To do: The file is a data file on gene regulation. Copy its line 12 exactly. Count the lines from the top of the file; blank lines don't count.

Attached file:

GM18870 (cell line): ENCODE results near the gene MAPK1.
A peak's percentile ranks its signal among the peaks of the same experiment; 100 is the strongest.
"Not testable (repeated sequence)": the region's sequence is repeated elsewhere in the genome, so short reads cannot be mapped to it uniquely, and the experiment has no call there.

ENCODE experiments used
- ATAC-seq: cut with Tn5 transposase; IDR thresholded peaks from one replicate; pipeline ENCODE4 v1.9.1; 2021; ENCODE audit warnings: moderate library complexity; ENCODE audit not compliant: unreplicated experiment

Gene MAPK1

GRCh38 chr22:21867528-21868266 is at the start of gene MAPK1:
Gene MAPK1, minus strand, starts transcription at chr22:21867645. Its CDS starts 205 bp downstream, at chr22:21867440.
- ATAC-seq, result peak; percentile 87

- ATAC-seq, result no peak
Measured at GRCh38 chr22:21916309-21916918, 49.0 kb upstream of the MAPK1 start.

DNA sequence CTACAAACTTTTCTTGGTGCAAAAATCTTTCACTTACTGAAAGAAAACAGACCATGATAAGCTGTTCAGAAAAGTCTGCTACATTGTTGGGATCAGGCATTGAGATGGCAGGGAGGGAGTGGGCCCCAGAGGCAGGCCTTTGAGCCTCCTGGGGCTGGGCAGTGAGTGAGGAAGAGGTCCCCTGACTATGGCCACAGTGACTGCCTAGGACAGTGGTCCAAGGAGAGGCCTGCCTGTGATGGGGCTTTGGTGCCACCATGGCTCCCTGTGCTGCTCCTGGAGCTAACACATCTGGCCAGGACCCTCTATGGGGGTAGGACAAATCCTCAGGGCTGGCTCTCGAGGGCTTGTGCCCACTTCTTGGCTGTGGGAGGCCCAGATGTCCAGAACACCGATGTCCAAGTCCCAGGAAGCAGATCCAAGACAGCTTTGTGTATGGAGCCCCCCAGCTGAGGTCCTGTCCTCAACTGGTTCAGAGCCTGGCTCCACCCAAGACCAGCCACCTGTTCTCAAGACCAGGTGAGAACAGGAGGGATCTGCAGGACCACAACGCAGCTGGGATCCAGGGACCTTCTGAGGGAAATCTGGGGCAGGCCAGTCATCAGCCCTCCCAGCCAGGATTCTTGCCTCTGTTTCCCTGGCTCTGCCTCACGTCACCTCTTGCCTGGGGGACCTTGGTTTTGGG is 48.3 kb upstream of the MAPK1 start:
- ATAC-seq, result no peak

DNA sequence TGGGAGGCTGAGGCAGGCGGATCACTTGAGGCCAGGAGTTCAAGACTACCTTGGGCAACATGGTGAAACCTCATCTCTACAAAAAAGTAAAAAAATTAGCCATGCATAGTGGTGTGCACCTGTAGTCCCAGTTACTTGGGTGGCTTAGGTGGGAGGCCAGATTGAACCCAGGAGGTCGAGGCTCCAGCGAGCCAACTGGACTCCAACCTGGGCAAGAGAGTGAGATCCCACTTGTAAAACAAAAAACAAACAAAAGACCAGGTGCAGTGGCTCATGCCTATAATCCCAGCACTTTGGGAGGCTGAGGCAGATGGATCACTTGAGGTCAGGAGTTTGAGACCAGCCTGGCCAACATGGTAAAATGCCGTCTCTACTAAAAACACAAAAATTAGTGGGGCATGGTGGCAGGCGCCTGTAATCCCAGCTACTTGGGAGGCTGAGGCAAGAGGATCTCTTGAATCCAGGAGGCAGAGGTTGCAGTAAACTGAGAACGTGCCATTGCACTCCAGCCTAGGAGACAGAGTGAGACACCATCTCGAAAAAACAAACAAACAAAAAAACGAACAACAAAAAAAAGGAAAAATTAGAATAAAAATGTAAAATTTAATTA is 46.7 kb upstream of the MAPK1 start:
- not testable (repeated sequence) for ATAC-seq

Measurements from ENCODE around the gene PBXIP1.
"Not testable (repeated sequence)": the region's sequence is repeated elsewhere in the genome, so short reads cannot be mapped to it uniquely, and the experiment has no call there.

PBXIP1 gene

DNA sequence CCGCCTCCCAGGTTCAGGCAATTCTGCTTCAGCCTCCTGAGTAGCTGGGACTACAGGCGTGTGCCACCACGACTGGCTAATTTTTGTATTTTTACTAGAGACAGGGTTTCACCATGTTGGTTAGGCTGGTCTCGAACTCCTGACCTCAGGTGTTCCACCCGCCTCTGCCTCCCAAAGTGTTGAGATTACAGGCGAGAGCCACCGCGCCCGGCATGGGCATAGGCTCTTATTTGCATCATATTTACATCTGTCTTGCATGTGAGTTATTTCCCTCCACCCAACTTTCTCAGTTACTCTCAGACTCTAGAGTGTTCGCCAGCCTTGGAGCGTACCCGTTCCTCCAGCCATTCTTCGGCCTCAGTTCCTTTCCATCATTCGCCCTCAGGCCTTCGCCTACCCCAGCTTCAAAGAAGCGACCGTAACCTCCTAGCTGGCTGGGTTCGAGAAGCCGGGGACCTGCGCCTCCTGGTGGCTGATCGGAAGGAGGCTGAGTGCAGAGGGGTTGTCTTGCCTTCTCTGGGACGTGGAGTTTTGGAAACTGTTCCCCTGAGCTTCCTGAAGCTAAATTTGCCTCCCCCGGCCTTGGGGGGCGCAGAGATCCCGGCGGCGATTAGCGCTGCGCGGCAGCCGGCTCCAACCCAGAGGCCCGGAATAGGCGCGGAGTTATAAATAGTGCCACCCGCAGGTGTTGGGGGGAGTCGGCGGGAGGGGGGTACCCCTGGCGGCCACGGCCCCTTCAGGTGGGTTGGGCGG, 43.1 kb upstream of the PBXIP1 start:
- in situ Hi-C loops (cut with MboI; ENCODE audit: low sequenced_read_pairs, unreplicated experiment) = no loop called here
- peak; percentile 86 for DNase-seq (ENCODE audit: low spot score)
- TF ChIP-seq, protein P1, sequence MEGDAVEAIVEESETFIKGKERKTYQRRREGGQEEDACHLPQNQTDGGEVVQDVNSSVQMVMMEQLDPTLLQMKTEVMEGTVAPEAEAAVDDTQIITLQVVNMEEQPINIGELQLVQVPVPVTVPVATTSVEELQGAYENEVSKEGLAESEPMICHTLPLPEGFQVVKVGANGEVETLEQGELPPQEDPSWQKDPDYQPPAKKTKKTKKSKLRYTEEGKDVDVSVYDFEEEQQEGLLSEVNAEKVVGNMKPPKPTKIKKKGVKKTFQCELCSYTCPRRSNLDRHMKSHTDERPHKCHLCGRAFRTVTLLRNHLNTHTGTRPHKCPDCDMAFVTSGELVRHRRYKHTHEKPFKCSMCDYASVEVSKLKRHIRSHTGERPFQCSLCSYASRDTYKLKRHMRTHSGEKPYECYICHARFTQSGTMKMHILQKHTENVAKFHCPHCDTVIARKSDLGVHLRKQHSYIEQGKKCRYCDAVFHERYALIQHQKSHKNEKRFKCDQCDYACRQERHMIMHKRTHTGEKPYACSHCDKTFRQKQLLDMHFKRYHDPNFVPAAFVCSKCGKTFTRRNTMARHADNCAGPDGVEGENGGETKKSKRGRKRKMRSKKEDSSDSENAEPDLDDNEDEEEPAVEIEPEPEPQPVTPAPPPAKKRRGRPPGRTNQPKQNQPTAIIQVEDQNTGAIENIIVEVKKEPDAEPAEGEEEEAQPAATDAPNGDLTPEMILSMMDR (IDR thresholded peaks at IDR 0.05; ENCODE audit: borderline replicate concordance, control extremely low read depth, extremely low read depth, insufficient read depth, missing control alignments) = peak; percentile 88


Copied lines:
DNA sequence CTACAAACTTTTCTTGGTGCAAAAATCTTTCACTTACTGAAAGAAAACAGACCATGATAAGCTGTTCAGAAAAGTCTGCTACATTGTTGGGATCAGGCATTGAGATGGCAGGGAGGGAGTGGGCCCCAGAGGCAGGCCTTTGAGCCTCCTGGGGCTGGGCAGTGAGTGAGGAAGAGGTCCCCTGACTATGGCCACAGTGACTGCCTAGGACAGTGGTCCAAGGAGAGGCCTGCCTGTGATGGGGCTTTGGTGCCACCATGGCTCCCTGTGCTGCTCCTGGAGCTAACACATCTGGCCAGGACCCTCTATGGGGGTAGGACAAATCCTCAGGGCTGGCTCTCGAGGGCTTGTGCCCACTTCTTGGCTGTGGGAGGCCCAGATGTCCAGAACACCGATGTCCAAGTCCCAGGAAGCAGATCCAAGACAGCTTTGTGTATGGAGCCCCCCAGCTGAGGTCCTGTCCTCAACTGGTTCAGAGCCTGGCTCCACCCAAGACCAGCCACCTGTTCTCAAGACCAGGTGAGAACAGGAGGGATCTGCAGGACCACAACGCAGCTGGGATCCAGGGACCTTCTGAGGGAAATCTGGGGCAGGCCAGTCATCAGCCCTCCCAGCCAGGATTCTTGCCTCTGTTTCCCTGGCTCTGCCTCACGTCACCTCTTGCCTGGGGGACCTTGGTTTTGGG is 48.3 kb upstream of the MAPK1 start: